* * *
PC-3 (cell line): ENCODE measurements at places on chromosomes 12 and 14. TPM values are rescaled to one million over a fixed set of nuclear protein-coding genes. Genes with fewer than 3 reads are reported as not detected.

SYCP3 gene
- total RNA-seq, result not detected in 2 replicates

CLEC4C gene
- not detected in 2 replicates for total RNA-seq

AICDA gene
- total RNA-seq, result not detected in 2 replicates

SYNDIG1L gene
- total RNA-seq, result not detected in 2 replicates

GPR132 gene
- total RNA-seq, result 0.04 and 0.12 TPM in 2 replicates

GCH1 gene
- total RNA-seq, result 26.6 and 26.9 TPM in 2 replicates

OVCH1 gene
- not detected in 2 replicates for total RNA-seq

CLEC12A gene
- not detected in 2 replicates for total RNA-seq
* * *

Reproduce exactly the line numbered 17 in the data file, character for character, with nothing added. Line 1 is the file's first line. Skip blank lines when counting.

- not detected in 2 replicates for total RNA-seq